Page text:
When something loses value, has it “deprecated” or “depreciated”? Many use these terms interchangeably, but they’re actually importantly distinct. And since you don’t want to make mistakes in your written work, it’s a good idea to know the difference!
In this post, we clarify the meanings of “deprecate” and “depreciate,” then set out how (and when) they should be used.
Deprecate (To Express Disapproval)
To “deprecate” something is to express disapproval of it, or to belittle something:
Although popular, reality TV shows are often deprecated by professional critics.
This is also why we say someone making a joke at their own expense is being “self-deprecating.”
Another old-fashioned use of “deprecate” is to “pray away” (such as praying for protection against an evil). It’s rarely used like this now though, so you’re not likely to encounter it other than in old religious texts.
Depreciate (To Reduce in Value)
The main meaning of “depreciate” is to “reduce or underestimate in value.” Most commonly, it refers to something having lost monetary value:
If not properly maintained, properties will depreciate over time.
This use is reflected in the notion of “depreciation,” a financial term for a method used by businesses to account for the declining value of assets:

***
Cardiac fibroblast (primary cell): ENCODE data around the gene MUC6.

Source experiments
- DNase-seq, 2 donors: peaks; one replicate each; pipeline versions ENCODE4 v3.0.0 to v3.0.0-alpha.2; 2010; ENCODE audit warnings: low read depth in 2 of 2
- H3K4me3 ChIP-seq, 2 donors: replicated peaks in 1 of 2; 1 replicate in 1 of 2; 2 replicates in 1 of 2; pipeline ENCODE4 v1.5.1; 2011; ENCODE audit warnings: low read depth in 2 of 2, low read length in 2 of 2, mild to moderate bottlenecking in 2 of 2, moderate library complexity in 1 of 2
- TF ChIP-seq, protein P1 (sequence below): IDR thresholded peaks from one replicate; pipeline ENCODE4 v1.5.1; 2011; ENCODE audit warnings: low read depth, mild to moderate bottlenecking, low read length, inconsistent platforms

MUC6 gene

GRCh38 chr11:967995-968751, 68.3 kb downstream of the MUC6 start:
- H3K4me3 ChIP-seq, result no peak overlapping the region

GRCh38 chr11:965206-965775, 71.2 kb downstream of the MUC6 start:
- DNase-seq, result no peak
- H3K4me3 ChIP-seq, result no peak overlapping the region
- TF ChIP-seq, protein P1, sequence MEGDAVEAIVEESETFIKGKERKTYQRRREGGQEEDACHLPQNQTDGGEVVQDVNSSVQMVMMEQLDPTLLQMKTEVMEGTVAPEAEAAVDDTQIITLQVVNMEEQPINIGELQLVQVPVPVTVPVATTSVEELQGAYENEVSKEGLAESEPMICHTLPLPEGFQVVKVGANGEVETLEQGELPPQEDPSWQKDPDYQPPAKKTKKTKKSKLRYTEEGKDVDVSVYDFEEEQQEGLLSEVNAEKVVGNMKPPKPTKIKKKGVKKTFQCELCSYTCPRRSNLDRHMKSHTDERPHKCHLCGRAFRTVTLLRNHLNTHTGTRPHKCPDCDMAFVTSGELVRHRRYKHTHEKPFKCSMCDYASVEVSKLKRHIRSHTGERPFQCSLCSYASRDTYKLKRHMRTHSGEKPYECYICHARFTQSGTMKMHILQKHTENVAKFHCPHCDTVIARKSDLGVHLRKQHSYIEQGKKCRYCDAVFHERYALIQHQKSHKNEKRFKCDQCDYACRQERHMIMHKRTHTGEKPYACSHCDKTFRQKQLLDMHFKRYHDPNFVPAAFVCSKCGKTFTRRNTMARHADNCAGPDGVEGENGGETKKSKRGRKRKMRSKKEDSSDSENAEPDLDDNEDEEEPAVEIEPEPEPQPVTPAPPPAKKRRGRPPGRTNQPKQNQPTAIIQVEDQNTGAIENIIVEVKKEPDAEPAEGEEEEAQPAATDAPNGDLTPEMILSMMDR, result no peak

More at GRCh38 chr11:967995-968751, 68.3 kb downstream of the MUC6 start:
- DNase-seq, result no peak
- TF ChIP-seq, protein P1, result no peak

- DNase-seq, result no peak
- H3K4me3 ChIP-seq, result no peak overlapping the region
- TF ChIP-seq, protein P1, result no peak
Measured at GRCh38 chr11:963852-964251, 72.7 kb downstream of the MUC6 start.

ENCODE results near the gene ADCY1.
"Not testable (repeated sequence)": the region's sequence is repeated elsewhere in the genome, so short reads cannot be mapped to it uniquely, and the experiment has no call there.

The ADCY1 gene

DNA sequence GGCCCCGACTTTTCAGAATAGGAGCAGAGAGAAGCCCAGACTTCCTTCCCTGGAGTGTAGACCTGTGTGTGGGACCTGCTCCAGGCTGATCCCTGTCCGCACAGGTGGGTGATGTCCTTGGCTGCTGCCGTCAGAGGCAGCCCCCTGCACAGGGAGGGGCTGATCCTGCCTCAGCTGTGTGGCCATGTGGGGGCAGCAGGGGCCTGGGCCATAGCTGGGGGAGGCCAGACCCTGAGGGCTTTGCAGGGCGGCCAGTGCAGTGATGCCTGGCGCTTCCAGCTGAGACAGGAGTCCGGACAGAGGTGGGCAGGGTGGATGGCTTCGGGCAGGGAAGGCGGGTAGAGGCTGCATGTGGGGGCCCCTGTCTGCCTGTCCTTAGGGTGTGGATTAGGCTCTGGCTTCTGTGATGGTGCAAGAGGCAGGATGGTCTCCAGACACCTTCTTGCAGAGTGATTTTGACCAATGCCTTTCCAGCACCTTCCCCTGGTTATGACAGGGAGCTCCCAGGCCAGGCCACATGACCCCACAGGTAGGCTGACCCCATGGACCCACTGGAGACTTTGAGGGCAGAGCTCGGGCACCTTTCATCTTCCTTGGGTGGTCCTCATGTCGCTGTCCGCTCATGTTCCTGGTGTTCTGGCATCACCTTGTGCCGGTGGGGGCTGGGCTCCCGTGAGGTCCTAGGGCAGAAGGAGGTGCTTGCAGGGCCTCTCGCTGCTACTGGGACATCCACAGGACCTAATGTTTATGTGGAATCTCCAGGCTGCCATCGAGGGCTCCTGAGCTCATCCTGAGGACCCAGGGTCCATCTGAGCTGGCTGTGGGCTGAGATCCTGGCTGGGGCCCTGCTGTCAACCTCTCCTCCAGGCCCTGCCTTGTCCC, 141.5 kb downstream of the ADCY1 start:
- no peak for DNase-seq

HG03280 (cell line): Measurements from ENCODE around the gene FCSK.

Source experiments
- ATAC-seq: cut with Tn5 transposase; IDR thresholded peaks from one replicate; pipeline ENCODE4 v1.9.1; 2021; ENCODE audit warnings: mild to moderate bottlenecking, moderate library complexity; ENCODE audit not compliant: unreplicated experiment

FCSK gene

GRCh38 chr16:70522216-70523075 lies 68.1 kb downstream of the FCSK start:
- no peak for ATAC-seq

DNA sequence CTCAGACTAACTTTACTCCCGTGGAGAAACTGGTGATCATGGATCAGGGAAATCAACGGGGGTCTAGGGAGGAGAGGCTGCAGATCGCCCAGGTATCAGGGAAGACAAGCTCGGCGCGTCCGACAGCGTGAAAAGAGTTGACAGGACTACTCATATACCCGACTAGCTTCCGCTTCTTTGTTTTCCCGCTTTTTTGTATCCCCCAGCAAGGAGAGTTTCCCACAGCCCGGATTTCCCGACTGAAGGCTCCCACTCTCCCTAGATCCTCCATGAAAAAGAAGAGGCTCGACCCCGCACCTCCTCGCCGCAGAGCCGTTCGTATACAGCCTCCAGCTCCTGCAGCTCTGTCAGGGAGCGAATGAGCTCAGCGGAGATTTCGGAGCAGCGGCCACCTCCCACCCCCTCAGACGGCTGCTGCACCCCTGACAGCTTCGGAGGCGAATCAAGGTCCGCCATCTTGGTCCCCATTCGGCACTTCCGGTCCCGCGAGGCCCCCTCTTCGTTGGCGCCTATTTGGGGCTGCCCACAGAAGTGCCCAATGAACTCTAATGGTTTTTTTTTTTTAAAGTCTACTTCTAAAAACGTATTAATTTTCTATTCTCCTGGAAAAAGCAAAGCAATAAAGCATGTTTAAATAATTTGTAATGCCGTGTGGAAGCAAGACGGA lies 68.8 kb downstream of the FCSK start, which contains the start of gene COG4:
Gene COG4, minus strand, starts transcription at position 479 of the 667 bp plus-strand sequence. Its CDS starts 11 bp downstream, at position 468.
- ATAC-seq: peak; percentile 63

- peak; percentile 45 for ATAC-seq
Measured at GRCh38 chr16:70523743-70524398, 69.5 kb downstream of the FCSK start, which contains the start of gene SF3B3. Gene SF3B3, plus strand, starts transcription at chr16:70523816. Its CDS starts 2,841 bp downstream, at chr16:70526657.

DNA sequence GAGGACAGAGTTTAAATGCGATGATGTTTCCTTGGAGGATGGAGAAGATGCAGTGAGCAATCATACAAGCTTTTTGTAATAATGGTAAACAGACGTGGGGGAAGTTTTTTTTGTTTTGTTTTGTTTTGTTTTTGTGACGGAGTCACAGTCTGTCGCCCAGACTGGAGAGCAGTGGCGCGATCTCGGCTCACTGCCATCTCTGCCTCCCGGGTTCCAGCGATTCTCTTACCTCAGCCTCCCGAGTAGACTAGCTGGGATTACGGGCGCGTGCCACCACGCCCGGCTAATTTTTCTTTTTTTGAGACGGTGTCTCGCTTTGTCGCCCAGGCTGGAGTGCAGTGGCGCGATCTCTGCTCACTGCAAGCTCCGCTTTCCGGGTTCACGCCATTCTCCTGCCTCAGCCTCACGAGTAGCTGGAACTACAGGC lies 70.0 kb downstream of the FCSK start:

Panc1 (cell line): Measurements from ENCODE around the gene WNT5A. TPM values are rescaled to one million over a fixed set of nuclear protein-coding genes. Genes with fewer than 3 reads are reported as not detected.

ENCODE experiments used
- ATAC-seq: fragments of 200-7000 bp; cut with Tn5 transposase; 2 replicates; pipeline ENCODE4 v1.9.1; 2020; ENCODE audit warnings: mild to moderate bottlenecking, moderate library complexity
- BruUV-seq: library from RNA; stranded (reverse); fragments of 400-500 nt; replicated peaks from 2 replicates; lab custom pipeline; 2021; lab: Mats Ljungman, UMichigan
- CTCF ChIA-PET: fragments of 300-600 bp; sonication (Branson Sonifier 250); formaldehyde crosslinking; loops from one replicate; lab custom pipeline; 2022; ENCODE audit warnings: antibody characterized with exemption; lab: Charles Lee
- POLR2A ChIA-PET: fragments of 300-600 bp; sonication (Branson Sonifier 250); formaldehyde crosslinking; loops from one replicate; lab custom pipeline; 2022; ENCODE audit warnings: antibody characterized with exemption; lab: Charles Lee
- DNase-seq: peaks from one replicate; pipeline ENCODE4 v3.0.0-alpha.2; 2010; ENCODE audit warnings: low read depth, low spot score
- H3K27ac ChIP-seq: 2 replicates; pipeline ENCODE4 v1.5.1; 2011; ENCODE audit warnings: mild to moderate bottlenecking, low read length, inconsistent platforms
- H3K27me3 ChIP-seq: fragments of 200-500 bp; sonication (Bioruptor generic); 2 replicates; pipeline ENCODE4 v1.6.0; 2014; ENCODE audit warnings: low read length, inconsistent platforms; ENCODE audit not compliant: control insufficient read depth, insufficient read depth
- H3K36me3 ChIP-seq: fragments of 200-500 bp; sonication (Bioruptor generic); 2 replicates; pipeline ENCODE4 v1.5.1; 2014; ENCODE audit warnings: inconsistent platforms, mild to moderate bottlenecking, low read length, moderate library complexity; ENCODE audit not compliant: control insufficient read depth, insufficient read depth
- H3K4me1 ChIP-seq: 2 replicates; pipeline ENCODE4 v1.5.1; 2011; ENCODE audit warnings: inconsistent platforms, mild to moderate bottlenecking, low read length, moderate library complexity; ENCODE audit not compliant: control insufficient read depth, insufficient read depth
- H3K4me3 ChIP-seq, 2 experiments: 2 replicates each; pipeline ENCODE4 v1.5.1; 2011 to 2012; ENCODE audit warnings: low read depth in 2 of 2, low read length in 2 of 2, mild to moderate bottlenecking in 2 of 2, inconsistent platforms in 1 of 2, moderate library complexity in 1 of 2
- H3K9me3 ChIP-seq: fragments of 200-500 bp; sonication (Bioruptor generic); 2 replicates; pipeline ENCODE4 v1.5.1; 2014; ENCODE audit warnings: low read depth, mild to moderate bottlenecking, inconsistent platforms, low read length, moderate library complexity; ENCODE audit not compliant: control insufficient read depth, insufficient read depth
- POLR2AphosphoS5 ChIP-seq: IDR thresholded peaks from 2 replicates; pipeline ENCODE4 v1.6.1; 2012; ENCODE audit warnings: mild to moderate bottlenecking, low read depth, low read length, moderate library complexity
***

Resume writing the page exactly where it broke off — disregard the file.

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Before investing in infrastructure, you should calculate the expected rate of depreciation.
Confusion with “deprecate” arises because “depreciate” can sometimes mean “belittle,” but to “depreciate” something in this sense is specifically to describe it has having little value.
Deprecate or Depreciate?
These terms are particularly tricky since they’re similarly spelled as well as fairly close in meaning. However, since “depreciate” has a very specific financial sense, you don’t want to confuse them.
As a general rule, if you’re discussing the value of something or finances in general, the term to use will be “depreciate.”
However, if you’re referring to something being belittled – without necessarily impacting upon its perceived value – the correct word is “deprecate.”
Similarly, if someone is self-mocking, they are “self-deprecating”. Remember: